The mighty seed. It represents all that is life. A seed becomes sustenance, shelter, and beauty. Each seed when nurtured with care, when cultivated with backbreaking work, can make such an impact on our world. Unfortunately, so much of America’s farming has been taken over by monolithic corporations. In the final Yellow Scene Magazine Heroes Series we talk to the hands still working the land – the farmers that are nurturing our soil, our bodies and even our minds.
We spoke to representatives from eight farms and gardens in Boulder County about the most important issues facing farming today, the effect of technology on the industry, their favorite crops, and more. Many of the farms we spoke with are Community Supported Agriculture farms. A CSA farm has a number of community members who buy shares of the season’s harvest in advance to help support the farmer and share the risk. In return, they receive produce, often organic, directly from the CSA on a regular basis during the harvest season.
Kayam Short runs Stonebridge Farm with her partner, John Martin. Opened 31 years ago, they have 75 CSA members, meaning that they are one of the smaller farms we spoke with. This means that they face some of the biggest issues that every farm does, but more acutely. Short told me that the two biggest issues today are climate change and land availability. She told me, “Land is just becoming so very expensive, even in the Midwest. People buy up land and not necessarily for farming. It’s hard for younger farmers.” She went on to say, “The other thing is just climate change. We have really seen it in our 31 years, a shift in climate, and of course it’s always been hard for farmers. You can’t control that one thing: weather.” She says that climate change has given rise to more extreme weather. She referenced the drought of 2002 and the flood of 2014. Despite these hardships, Kayam speaks of her work with sunshine pouring out between her words. She told me she “just really love[s] growing tomatoes,” and it warmed my heart when she did.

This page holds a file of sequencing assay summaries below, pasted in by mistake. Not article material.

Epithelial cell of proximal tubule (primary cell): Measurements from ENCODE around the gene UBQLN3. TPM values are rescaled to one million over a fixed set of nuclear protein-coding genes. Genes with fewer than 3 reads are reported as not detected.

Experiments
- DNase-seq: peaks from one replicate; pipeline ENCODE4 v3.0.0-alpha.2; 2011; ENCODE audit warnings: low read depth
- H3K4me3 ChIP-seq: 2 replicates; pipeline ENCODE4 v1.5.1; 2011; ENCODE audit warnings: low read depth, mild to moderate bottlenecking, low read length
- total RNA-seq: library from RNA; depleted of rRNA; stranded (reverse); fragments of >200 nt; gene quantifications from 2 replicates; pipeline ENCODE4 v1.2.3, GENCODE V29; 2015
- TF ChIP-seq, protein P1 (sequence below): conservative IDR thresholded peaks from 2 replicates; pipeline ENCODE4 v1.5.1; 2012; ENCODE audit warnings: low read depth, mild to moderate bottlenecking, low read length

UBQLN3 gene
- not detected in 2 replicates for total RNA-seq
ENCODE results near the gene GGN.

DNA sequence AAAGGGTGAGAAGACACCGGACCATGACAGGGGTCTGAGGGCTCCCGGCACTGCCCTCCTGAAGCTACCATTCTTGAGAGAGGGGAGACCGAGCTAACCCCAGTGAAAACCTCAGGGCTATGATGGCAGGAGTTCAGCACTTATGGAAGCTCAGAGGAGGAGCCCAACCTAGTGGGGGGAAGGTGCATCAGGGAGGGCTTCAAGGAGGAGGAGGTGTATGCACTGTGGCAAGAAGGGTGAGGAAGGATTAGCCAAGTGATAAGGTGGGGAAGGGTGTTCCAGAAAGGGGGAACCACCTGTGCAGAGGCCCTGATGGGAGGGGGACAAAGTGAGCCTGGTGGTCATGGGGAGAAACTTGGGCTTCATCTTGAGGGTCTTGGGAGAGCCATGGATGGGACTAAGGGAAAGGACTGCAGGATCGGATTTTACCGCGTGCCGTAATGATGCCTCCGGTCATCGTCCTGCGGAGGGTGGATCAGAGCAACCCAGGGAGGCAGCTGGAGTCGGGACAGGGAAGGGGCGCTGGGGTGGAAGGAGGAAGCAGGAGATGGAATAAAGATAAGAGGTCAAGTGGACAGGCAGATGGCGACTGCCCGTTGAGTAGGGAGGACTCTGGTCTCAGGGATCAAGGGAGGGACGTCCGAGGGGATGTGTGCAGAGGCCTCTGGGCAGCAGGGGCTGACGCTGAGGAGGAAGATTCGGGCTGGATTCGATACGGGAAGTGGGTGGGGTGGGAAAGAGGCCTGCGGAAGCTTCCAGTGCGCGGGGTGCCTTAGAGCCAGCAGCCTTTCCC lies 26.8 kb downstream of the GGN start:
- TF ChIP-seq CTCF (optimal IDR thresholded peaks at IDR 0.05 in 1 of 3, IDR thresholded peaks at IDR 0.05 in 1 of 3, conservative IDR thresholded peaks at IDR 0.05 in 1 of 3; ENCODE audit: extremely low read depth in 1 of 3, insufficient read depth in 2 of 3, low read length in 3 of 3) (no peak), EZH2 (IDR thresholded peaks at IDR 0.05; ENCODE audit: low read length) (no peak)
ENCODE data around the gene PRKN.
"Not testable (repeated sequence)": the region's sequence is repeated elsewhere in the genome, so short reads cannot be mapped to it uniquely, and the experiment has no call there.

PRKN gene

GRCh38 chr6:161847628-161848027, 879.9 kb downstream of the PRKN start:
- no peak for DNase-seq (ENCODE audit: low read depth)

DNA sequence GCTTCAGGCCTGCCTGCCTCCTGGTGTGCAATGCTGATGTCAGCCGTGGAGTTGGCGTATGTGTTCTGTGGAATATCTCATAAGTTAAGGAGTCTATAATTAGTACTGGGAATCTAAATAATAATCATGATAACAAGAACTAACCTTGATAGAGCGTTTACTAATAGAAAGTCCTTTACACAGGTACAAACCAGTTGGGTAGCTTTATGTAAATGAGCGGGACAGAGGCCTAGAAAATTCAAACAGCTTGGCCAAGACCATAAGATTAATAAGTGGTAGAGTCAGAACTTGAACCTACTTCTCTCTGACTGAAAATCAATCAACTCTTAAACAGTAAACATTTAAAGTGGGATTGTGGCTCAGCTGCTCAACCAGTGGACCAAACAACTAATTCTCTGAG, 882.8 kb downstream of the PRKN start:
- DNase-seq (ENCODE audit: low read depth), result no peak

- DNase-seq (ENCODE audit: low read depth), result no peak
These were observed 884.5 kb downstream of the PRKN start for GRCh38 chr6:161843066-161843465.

Jason Griffith founded Aspen Moon Farm with his wife, Erin, in 2009. Aspen Moon has around 600 CSA members and is a unique biodynamic farm, which Griffith describes as “tying spiritual science together with farming.” This allows them to take a more holistic approach. Griffith said, “[We are] looking at the zodiac sign, and where the moon and moon phases are, and where different stars are aligning to figure out if this is a good day to plant a root crop or a fruit crop or break a new field.” As a result of this approach, Aspen Moon has moved away from some of the more modern approaches to farming such as measuring pH levels in the soil. Griffith said, “Instead of doing a bunch of soil tests and adding fertilizer to the field to get our numbers right, we’re going to plant a cover crop there, and the cover crop and the weeds that grow in that field are going to tell me a better story than any test can.” All the soil used at Aspen Moon was created there, the result of past crops then feeding the next generation.